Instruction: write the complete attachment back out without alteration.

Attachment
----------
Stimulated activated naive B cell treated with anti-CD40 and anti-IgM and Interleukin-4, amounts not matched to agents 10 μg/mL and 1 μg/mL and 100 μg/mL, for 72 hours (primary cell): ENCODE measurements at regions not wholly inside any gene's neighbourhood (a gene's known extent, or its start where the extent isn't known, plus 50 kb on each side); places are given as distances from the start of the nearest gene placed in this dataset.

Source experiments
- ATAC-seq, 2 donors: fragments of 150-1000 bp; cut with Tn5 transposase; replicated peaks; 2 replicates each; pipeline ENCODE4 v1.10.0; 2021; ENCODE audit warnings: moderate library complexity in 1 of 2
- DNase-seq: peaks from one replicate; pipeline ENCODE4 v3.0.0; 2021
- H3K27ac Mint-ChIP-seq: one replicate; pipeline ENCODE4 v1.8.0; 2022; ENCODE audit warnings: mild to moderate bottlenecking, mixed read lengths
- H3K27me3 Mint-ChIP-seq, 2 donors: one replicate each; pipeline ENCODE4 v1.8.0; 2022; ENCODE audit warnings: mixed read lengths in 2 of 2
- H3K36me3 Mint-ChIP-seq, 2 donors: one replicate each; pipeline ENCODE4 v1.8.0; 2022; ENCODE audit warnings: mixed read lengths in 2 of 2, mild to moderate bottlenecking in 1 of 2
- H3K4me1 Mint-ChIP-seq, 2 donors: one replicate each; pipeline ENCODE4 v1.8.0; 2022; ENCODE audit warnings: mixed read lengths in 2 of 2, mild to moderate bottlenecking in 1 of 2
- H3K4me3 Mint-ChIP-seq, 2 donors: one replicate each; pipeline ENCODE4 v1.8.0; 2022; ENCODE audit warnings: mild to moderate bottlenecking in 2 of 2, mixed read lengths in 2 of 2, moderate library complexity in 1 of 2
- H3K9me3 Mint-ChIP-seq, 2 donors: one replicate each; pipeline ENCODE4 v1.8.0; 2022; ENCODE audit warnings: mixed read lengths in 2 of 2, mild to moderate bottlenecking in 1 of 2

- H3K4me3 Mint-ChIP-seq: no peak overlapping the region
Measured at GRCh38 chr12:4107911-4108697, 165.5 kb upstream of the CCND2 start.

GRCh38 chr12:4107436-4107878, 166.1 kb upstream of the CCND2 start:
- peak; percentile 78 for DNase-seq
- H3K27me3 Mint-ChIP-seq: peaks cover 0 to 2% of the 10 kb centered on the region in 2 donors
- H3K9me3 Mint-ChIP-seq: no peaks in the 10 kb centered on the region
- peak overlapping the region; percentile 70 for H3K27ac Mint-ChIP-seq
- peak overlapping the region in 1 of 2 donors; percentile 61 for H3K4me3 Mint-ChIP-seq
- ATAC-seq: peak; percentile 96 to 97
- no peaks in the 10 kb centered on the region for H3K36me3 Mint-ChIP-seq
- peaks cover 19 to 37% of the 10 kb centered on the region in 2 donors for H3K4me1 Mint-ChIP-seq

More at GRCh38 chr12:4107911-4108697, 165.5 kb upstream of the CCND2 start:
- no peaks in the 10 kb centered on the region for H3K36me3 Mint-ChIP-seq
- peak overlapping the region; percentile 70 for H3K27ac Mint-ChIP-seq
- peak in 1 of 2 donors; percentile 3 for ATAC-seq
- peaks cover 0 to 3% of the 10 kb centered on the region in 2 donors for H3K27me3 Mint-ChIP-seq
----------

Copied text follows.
Stimulated activated naive B cell treated with anti-CD40 and anti-IgM and Interleukin-4, amounts not matched to agents 10 μg/mL and 1 μg/mL and 100 μg/mL, for 72 hours (primary cell): ENCODE measurements at regions not wholly inside any gene's neighbourhood (a gene's known extent, or its start where the extent isn't known, plus 50 kb on each side); places are given as distances from the start of the nearest gene placed in this dataset.

Source experiments
- ATAC-seq, 2 donors: fragments of 150-1000 bp; cut with Tn5 transposase; replicated peaks; 2 replicates each; pipeline ENCODE4 v1.10.0; 2021; ENCODE audit warnings: moderate library complexity in 1 of 2
- DNase-seq: peaks from one replicate; pipeline ENCODE4 v3.0.0; 2021
- H3K27ac Mint-ChIP-seq: one replicate; pipeline ENCODE4 v1.8.0; 2022; ENCODE audit warnings: mild to moderate bottlenecking, mixed read lengths
- H3K27me3 Mint-ChIP-seq, 2 donors: one replicate each; pipeline ENCODE4 v1.8.0; 2022; ENCODE audit warnings: mixed read lengths in 2 of 2
- H3K36me3 Mint-ChIP-seq, 2 donors: one replicate each; pipeline ENCODE4 v1.8.0; 2022; ENCODE audit warnings: mixed read lengths in 2 of 2, mild to moderate bottlenecking in 1 of 2
- H3K4me1 Mint-ChIP-seq, 2 donors: one replicate each; pipeline ENCODE4 v1.8.0; 2022; ENCODE audit warnings: mixed read lengths in 2 of 2, mild to moderate bottlenecking in 1 of 2
- H3K4me3 Mint-ChIP-seq, 2 donors: one replicate each; pipeline ENCODE4 v1.8.0; 2022; ENCODE audit warnings: mild to moderate bottlenecking in 2 of 2, mixed read lengths in 2 of 2, moderate library complexity in 1 of 2
- H3K9me3 Mint-ChIP-seq, 2 donors: one replicate each; pipeline ENCODE4 v1.8.0; 2022; ENCODE audit warnings: mixed read lengths in 2 of 2, mild to moderate bottlenecking in 1 of 2

- H3K4me3 Mint-ChIP-seq: no peak overlapping the region
Measured at GRCh38 chr12:4107911-4108697, 165.5 kb upstream of the CCND2 start.

GRCh38 chr12:4107436-4107878, 166.1 kb upstream of the CCND2 start:
- peak; percentile 78 for DNase-seq
- H3K27me3 Mint-ChIP-seq: peaks cover 0 to 2% of the 10 kb centered on the region in 2 donors
- H3K9me3 Mint-ChIP-seq: no peaks in the 10 kb centered on the region
- peak overlapping the region; percentile 70 for H3K27ac Mint-ChIP-seq
- peak overlapping the region in 1 of 2 donors; percentile 61 for H3K4me3 Mint-ChIP-seq
- ATAC-seq: peak; percentile 96 to 97
- no peaks in the 10 kb centered on the region for H3K36me3 Mint-ChIP-seq
- peaks cover 19 to 37% of the 10 kb centered on the region in 2 donors for H3K4me1 Mint-ChIP-seq

More at GRCh38 chr12:4107911-4108697, 165.5 kb upstream of the CCND2 start:
- no peaks in the 10 kb centered on the region for H3K36me3 Mint-ChIP-seq
- peak overlapping the region; percentile 70 for H3K27ac Mint-ChIP-seq
- peak in 1 of 2 donors; percentile 3 for ATAC-seq
- peaks cover 0 to 3% of the 10 kb centered on the region in 2 donors for H3K27me3 Mint-ChIP-seq